When I went to visit with the protesters at Occupy Austin a couple of weeks ago, I met Amber, age 24, who complained, "Why are there so many people that don't have Medicare? They are just on the street dying because they can't afford the right medications."When asked about how to pay for increased coverage (which I would love to see happen) She replied, "This beautiful building [Austin City Hall] right here is made out of copper. Seventeen ($17) million dollars of copper just setting there on that roof. I mean, why can't they just put regular brick or glass on top of the building like all the rest of them? Why is the $17 million just setting there? You know $17 million dollars can feed so many people and help so many people out."
I was astounded. Was this true? So I began to research it. Yes there is copper on the roof and ceiling of the building., according to multiple sources. One such source, copper.org, notes that when visitors enter the building, they find themselves standing in a canyon-like space that reaches four stories to a reflective bronze ceiling with catwalks spanning the openness at each level.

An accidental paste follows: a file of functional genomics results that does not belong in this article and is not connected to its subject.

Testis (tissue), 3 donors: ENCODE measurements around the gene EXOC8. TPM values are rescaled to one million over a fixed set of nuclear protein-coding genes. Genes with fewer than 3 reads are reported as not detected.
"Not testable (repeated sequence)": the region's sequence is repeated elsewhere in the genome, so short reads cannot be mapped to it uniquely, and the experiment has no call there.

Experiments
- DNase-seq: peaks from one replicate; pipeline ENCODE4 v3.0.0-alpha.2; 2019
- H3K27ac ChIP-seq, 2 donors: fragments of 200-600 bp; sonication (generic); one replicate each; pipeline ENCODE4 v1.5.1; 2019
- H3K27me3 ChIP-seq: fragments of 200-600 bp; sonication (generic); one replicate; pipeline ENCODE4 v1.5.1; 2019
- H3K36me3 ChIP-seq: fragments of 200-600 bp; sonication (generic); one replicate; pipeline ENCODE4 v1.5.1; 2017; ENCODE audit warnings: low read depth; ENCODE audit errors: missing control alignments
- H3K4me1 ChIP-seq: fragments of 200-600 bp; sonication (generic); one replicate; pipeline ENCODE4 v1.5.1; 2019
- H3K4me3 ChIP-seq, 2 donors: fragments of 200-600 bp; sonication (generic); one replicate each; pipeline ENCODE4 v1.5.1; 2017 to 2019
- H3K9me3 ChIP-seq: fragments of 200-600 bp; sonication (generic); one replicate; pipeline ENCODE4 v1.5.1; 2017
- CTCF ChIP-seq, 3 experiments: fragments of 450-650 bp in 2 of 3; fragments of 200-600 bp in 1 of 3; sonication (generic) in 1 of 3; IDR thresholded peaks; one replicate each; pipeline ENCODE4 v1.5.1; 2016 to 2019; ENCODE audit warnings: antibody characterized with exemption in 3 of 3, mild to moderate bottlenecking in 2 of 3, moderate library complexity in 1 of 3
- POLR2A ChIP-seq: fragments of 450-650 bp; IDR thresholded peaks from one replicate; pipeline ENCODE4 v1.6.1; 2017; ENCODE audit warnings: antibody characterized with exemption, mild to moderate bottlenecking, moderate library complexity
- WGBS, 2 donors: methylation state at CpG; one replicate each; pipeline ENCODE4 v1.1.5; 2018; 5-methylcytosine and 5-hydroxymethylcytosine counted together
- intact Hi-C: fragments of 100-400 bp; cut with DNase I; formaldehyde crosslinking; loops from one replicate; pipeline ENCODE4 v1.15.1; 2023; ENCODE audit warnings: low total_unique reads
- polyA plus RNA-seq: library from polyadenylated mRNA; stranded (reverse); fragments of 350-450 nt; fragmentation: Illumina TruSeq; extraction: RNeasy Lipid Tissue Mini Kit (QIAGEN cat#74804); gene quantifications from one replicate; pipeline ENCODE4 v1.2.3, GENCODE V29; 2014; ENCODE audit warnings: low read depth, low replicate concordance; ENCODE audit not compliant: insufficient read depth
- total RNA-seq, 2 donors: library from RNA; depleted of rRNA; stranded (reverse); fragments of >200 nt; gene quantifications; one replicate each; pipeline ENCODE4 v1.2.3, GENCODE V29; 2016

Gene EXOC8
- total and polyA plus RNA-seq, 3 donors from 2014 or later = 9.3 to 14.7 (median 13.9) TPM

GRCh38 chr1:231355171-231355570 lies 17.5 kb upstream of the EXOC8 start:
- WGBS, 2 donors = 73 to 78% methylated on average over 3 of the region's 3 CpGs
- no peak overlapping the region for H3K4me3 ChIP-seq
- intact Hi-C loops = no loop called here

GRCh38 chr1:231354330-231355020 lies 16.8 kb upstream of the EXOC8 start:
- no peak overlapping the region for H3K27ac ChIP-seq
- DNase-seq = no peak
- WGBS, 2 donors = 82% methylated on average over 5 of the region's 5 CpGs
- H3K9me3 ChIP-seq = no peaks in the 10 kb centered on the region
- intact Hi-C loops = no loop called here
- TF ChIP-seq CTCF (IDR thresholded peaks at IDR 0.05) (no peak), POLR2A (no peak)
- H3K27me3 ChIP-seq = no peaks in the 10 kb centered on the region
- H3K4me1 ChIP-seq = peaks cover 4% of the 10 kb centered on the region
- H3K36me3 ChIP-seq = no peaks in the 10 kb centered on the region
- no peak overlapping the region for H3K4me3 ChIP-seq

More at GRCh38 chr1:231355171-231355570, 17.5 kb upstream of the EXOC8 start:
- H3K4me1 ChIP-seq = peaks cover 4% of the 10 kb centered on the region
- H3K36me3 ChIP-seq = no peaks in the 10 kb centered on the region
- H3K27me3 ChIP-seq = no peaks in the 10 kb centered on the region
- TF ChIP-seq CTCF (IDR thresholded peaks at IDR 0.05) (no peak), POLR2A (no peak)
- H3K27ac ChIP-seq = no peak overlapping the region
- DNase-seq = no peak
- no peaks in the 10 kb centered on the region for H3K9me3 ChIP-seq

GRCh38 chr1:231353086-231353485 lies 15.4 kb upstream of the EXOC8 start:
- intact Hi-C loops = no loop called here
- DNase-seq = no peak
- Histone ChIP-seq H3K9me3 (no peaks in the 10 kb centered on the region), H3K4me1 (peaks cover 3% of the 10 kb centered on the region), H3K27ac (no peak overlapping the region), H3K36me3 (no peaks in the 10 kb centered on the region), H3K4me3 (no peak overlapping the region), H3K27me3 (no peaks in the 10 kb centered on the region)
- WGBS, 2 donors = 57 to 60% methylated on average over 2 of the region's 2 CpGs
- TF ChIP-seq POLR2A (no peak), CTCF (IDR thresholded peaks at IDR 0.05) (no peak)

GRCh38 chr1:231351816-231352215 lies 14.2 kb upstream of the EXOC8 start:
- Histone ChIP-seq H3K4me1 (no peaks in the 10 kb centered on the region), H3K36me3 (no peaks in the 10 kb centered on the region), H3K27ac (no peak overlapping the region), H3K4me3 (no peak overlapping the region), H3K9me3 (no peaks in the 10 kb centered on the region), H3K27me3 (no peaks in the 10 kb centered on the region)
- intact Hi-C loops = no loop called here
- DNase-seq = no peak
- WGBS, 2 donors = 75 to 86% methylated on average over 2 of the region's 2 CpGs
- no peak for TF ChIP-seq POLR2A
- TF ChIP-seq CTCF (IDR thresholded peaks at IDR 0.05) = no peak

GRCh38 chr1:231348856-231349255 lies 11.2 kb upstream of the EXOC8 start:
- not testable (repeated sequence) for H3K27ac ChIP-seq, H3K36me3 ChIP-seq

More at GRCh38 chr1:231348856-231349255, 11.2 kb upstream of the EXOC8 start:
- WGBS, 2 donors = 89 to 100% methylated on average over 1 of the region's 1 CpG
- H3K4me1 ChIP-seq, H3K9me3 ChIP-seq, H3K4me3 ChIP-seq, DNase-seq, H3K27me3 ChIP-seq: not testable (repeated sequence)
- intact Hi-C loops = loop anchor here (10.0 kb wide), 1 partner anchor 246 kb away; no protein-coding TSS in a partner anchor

This is all part of the city of Austin's green initiative. The copper.org site tells us that there are 66,000 square feet (or more than a football field's worth) of copper, which is used primarily to wrap the top half of the building. All of the 12-inch-wide copper-clad panels have been treated with a light oil coating to slow their patination.
Due to the low amount of sulfur in Austin's air, it is expected that the copper will first turn in about 30 years. With the building having so few 90 degree angles it was critical to find a material that could be fitted to almost any shape. Something that copper was thought to be the best choice for.
The copper exterior of the building will last two to three times longer than other exterior materials, resulting in the consumption of from a third to a half less material over the building's life expectancy.
In the lobby, a bronze ceiling reflects the sun coming in from the skylight into the space below. In the council chamber, 16 corrugated copper clouds dominate the ceiling, acting as both design features and acoustical panels. Finally, the fact that the copper has 82 percent recycled content helped contribute to its award of the LEED prize for using recycled materials.
Further, the only energy needed to make cladding from recycled copper is for the heat to melt it just 15 percent of the total energy that would have been consumed if it had been mined, milled, smelted and refined from ore. This translates into big energy savings, as more than 80 percent of the copper used to make architectural sheet products is derived from recycled copper.
Finally, copper cladding will last two or three times longer than other exterior materials, resulting in the consumption of from a third to a half less material over a building's lifetime.